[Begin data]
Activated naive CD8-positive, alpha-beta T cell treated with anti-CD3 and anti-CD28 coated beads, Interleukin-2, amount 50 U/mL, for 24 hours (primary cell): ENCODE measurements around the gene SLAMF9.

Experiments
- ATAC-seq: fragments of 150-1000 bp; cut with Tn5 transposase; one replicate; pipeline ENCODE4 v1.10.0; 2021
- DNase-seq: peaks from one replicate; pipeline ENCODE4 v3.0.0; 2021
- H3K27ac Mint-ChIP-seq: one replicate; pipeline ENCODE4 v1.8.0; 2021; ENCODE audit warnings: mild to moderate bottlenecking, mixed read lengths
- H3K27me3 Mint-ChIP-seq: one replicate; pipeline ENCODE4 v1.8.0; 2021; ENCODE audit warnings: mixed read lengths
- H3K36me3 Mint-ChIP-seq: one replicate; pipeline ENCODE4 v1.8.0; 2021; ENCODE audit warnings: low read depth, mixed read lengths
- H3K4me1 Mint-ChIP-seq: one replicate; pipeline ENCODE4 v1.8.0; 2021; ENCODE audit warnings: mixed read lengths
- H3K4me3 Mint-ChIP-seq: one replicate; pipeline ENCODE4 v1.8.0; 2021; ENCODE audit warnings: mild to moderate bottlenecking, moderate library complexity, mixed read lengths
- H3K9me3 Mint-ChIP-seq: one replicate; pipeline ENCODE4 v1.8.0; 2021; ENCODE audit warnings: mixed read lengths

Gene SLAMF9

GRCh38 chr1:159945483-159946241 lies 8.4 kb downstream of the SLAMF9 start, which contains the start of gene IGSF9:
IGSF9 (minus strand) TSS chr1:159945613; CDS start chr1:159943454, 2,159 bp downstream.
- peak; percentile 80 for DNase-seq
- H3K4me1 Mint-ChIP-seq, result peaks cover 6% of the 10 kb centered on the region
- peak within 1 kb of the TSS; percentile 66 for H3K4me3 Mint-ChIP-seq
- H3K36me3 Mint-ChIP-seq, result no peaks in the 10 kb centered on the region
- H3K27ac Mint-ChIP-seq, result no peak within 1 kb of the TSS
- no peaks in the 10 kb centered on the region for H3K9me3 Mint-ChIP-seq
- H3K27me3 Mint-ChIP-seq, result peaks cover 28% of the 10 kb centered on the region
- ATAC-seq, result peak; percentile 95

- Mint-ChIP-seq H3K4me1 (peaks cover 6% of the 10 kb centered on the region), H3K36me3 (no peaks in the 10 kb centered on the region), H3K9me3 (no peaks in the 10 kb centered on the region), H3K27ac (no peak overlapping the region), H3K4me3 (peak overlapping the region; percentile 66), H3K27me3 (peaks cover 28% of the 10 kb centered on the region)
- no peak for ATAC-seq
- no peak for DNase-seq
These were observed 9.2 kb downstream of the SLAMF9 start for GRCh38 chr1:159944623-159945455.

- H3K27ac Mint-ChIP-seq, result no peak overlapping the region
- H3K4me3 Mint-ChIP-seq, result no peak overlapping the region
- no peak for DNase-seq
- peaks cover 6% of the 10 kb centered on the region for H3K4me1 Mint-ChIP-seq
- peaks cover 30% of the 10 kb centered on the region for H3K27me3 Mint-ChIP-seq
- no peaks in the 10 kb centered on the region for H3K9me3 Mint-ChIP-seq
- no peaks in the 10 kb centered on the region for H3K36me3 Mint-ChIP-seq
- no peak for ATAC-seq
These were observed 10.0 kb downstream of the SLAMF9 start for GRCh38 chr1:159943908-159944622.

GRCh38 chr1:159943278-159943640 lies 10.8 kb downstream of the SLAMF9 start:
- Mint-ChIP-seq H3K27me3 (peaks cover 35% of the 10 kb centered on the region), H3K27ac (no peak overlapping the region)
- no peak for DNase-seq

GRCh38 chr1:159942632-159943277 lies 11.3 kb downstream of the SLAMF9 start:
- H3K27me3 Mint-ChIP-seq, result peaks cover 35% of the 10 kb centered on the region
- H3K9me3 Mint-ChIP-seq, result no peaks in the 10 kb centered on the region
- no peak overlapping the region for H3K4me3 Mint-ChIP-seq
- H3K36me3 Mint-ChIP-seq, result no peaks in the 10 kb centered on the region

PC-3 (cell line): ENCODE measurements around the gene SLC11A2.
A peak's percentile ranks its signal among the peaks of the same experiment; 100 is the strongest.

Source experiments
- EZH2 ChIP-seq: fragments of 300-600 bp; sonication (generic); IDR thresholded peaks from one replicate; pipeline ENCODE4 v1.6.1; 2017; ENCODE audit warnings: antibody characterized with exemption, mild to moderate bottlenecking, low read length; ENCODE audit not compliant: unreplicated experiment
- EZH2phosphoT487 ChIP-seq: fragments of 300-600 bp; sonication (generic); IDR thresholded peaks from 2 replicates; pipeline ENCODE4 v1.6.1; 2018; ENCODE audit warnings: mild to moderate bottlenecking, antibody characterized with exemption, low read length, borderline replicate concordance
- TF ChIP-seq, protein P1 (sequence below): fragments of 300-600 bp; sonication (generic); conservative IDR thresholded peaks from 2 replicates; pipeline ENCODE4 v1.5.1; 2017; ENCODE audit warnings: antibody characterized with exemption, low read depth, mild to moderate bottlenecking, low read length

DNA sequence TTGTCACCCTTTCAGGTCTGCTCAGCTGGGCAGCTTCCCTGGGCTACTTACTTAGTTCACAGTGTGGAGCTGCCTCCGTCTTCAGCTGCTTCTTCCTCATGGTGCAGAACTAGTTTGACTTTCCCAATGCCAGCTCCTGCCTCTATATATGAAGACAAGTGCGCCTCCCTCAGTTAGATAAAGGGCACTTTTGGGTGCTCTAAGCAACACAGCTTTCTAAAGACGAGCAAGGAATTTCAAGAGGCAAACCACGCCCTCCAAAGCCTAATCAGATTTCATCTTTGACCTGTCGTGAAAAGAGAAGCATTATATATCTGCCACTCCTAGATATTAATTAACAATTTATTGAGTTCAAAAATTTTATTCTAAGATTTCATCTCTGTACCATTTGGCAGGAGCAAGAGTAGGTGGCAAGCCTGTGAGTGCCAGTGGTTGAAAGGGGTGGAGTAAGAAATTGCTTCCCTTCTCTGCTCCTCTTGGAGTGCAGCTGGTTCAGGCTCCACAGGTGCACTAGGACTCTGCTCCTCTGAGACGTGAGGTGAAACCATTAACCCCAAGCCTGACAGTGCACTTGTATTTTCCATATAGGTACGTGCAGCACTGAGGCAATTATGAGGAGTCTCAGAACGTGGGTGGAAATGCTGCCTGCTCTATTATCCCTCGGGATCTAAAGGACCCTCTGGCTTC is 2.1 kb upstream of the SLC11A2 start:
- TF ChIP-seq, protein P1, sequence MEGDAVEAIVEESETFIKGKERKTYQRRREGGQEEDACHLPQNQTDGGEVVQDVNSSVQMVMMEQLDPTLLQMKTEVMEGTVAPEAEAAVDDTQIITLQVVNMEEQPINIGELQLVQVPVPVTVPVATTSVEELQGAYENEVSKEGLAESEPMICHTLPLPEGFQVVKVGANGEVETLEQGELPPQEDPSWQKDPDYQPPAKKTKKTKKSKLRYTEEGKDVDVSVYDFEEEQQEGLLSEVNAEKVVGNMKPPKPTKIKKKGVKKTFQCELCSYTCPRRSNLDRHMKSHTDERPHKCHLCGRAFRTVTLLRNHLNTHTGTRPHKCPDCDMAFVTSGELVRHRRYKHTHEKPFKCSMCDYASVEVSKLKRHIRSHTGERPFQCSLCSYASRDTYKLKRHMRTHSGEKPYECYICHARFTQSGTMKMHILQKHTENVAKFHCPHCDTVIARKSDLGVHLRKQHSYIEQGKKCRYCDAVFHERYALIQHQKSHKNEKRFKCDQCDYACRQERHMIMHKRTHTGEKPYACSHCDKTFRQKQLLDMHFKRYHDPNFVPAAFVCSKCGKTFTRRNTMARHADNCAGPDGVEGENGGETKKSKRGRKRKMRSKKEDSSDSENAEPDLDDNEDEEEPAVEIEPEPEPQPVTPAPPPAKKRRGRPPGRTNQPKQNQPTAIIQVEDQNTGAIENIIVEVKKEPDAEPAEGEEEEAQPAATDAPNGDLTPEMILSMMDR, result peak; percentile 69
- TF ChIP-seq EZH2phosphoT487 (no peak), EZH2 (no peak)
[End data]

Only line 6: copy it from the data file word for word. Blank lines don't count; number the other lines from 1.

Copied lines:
- H3K27me3 Mint-ChIP-seq: one replicate; pipeline ENCODE4 v1.8.0; 2021; ENCODE audit warnings: mixed read lengths